Friday, February 18, 2011
Publisher's Summary. Abigail Donovan has a lot of stuff she should be doing. Namely writing her next novel. A bestselling author who is still recovering from a near Pulitzer Prize win and the heady success that follows Oprah's stamp of approval, she is stuck at Chapter Five and losing confidence daily. But when her publicist signs her up for a Twitter account, she's intrigued. What's all the fuss?
Taken under the wing of one of her Twitter followers, "MarkBaynard"—a quick witted, quick-typing professor on sabbatical—Abby finds it easy to put words out into the world 140 characters at a time. And once she gets a handle on tweets, retweets, direct messages, hashtags, and trends, she starts to feel unblocked in writing and in life. After all, why should she be spending hours in her apartment staring at her TweetDeck and fretting about her stalled career when Mark is out there traveling the world and living?
Or is he?
Told almost entirely in tweets and DMs, Goodnight Tweetheart is a truly modern take on a classic tale of love and loss—a Griffin and Sabine for the Twitter generation.
Review. The fall from being anointed by Oprah to holding book readings for an audience of none is a steep, but familiar one for author Abigail Donovan. Four years ago the first time novelist hit the literary jackpot: Oprah’s seal of approval. Fame, fortune, and almost a Pulitzer followed in rapid succession. Nearly half a decade later, fame is a distant memory, the fortune nearly gone, and the publisher has terminated its contract for Donovan’s services. Her fall from literary grace is due to a severe case of writer’s paralysis which renders Donovan unable to finish the new novel.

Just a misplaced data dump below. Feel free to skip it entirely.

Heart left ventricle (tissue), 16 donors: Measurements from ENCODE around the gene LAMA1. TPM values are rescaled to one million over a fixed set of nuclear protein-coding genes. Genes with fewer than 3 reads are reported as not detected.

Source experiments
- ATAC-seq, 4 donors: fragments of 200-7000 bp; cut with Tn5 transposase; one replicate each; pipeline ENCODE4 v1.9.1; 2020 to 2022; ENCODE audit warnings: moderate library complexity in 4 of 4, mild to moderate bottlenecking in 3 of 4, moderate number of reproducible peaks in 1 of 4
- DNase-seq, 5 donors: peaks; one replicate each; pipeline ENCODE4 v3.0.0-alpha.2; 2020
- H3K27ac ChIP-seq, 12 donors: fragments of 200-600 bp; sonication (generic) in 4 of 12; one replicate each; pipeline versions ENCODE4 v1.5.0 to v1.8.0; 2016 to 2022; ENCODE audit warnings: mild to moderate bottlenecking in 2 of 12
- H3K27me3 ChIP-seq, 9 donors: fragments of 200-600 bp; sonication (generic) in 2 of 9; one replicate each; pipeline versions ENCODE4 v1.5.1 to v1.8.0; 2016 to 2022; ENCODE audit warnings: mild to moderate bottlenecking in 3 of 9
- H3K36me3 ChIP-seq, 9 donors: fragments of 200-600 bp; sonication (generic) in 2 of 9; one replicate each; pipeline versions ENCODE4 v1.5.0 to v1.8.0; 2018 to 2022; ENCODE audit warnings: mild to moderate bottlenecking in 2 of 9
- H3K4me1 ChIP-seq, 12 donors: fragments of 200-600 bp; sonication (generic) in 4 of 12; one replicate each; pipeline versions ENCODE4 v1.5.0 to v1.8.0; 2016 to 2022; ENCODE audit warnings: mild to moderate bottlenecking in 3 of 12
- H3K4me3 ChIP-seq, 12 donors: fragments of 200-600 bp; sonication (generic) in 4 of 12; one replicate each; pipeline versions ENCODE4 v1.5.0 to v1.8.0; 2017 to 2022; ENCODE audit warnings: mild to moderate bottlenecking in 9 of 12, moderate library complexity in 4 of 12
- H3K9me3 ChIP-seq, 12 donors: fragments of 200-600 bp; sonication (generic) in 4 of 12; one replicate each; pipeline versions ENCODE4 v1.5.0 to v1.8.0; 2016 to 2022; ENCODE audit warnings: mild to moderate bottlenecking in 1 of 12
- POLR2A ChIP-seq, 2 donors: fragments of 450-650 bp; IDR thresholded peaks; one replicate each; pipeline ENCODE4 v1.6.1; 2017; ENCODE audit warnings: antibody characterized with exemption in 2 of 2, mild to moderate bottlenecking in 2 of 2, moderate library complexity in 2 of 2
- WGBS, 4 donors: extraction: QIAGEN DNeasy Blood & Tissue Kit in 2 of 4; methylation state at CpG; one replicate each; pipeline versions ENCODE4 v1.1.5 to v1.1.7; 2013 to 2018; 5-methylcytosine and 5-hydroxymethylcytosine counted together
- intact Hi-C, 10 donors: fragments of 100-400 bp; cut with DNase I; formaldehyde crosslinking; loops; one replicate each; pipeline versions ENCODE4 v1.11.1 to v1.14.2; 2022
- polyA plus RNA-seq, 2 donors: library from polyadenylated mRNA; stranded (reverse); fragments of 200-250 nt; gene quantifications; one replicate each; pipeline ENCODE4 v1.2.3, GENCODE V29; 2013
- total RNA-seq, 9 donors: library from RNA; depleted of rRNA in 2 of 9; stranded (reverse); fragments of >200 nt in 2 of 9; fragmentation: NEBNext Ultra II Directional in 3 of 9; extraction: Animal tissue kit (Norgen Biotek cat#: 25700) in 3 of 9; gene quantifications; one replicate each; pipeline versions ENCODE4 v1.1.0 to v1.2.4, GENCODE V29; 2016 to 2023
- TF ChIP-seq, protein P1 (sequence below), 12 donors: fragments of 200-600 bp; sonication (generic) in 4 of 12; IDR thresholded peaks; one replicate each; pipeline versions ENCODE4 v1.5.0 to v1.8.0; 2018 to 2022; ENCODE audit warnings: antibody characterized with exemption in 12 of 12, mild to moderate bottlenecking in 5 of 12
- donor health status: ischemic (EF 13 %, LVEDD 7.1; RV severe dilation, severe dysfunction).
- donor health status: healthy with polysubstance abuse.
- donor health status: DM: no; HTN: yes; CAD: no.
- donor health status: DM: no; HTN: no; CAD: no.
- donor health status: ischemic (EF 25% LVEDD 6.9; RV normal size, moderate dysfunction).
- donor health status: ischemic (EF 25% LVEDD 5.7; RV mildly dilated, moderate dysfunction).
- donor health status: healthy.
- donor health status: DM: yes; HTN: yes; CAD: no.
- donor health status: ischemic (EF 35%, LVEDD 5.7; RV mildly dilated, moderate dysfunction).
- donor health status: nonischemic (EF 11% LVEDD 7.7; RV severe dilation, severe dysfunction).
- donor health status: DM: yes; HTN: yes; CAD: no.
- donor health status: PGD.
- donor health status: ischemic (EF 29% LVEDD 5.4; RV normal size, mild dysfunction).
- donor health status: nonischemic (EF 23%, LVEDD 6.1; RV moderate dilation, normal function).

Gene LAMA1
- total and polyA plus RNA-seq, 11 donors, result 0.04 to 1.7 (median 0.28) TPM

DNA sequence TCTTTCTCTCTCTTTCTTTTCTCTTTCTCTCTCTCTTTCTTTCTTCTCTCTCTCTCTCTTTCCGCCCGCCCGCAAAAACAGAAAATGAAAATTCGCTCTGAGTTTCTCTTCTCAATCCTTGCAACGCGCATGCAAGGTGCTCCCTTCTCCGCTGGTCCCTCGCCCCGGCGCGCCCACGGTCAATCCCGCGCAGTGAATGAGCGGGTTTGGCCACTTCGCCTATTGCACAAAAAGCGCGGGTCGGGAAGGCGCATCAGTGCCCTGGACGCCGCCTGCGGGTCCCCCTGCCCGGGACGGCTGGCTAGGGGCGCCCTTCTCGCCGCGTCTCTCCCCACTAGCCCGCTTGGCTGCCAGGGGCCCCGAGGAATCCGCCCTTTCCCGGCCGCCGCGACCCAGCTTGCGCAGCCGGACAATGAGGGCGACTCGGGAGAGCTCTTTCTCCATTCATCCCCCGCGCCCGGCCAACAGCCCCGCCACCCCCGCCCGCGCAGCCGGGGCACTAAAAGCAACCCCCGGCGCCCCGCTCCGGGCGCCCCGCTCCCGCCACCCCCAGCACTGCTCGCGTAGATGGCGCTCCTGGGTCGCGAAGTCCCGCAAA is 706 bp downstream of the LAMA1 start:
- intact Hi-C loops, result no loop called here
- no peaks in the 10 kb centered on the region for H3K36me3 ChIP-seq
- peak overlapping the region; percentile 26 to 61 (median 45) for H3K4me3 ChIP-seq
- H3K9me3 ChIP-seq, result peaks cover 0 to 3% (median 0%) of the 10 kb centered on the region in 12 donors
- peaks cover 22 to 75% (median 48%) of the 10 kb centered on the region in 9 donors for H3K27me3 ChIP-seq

On the hunch of creating a little social media magic, her publicist opens a Twitter account for Donovan. A timid Donovan enters the twittering world and quickly gains her first follower: MarkBaynard, a globetrotting, divorced, English professor. The Twitter veteran teaches Donovan the twitter ropes and a lot more. MarkBaynard seems to be just what the doctor ordered for the romantic hermit Donovan. Aided by a mutual love of arcane pop culture trivia the verbal sparks (of a 140 characters of less) fly between the singletons. She falls head over heals, but eventually discovers (surprise surprise) that the online man is different than the real one.
Goodnight Tweetheart by Teresa Medeiros is primarily written in tweets between Donovan and MarkBaynard. The tweets reminded me of what Tracy and Hepburn might write if they were on Twitter. I also enjoyed the multitude of pop culture references n the tweets, but wondered how Mederiros pulled herself away from the TV set long enough to author the novel. I was less enamored with the storyline between Donovan and MarkBaynard. Several times I had to actively suspend disbelief with Donovan’s actions as they seemed highly implausible for any woman – much less a known author. This did not, however, prevent me from enjoying the novel.
Goodnight Tweetheart is an engaging read so long as one is not troubled with pesky notions of real life behavior.
Publisher: Gallery; Original edition (December 14, 2010), 240 pages.
Advance review copy provided courtesy of the publisher.